Speaking Falsehoods to Power: States' Misguided Use of 'Cost-of-Doing-Business' Studies in Economic Development Policy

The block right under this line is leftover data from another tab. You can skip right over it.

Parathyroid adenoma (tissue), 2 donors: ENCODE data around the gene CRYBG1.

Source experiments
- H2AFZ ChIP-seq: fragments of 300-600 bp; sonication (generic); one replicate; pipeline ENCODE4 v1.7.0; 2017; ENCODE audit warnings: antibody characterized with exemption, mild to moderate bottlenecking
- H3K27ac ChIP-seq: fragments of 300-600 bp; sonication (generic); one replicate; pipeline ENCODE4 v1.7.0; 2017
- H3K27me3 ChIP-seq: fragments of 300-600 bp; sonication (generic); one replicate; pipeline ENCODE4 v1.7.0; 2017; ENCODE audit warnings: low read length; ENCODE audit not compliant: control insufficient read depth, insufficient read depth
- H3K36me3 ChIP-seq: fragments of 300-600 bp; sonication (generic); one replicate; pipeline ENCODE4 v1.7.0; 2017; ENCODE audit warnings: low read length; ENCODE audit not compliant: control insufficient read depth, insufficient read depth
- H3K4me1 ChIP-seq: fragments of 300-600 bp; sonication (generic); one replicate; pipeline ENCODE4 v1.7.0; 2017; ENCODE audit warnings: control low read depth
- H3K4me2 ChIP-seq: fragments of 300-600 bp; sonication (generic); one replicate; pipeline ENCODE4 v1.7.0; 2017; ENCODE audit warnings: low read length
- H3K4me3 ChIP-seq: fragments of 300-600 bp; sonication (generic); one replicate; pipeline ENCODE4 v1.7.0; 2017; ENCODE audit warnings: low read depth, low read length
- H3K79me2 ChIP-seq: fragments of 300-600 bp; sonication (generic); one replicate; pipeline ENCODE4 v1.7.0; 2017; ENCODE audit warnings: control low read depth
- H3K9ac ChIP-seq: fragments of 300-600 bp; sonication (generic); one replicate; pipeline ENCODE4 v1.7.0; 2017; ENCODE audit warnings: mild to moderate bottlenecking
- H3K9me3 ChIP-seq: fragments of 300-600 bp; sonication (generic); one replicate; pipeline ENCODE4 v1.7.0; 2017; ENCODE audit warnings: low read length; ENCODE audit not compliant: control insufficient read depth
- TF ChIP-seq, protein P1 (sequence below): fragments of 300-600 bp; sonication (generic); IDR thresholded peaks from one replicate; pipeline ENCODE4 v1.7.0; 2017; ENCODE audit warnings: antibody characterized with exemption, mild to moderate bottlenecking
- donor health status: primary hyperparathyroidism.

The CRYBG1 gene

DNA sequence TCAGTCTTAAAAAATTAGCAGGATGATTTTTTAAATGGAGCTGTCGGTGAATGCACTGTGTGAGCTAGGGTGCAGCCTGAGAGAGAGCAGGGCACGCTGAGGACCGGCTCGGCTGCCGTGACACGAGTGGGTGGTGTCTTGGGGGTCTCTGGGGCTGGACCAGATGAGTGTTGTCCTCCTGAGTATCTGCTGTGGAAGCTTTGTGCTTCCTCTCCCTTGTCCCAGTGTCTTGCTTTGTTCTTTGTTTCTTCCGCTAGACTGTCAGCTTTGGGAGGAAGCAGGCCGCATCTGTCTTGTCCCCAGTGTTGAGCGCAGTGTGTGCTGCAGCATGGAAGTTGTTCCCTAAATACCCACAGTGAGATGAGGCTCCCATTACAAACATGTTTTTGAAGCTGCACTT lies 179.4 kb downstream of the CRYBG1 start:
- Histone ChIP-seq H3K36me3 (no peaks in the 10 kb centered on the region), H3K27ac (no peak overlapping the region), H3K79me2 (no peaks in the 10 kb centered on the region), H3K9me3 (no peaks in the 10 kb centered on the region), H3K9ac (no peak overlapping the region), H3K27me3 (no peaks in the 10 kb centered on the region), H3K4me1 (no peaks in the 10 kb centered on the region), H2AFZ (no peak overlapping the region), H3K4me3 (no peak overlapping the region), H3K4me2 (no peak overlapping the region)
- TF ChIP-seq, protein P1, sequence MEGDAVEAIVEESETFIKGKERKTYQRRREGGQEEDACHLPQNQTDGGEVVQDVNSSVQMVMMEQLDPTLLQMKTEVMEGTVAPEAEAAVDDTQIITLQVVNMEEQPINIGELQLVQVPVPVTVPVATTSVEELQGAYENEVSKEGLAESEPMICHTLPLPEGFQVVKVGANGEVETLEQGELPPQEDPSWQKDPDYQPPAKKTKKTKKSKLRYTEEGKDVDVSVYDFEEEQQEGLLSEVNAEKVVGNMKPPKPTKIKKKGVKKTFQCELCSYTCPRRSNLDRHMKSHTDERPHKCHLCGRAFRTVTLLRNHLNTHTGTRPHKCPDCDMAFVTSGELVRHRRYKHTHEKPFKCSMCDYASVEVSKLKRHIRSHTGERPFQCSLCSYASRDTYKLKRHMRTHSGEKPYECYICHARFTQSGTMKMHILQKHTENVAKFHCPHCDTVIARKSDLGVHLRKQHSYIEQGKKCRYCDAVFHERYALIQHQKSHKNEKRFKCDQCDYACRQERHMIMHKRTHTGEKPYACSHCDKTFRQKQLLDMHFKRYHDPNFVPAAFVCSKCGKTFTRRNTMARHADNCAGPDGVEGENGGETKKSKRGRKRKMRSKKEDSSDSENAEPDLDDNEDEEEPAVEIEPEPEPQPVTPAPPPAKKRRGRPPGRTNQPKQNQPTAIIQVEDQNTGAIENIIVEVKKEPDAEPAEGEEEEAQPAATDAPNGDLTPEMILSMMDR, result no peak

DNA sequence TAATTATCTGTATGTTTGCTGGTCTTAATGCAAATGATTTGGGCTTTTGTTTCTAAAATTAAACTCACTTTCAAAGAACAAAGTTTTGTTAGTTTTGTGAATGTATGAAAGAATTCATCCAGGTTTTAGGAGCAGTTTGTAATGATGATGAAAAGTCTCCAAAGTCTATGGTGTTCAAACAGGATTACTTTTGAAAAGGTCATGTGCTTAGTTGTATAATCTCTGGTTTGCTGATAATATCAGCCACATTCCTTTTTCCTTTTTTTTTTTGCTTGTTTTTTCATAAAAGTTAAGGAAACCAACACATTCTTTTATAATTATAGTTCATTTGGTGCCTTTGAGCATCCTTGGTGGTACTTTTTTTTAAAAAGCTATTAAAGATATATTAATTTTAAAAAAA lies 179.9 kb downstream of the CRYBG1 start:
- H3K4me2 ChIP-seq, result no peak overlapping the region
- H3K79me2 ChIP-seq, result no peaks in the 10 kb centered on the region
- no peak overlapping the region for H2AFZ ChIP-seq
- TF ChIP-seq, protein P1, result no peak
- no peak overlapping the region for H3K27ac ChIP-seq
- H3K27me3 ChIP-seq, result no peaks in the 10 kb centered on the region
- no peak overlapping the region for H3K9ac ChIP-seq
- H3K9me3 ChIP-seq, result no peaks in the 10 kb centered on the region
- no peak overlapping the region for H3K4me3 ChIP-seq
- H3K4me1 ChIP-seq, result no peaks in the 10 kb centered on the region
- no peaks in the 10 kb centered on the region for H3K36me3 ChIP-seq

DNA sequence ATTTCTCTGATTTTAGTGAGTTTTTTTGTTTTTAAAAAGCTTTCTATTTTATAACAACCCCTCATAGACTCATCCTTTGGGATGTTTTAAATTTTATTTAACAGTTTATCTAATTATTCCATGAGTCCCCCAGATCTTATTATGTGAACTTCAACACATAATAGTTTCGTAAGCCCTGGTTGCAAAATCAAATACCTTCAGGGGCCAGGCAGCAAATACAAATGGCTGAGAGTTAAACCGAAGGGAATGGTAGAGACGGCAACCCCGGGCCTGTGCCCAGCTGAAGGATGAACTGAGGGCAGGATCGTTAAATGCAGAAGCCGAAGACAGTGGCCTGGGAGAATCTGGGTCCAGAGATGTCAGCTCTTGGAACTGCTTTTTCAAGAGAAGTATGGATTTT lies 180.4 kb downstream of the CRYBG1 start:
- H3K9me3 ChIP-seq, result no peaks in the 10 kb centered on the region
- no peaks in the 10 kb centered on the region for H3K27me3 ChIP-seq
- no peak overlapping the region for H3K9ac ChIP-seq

Economic developers at the local and state levels have increasingly used cost-of-doing-business studies to compare their jurisdictions against others. The cost of doing business is enormously difficult to demonstrate in practice because: (1) there are many different types of business costs, many of which are difficult to measure; (2) in making their location choices, businesses take into account more than direct cost differences; and (3) businesses often behave in a dynamic way and either change how they operate to accommodate cost increases or accept some high costs if there are compensating lower costs or benefit payoffs in a particular location. This paper shows that the data and methods used in typical cost-of-doing-business studies are flawed and incomplete and therefore the implications of the studies are misleading.
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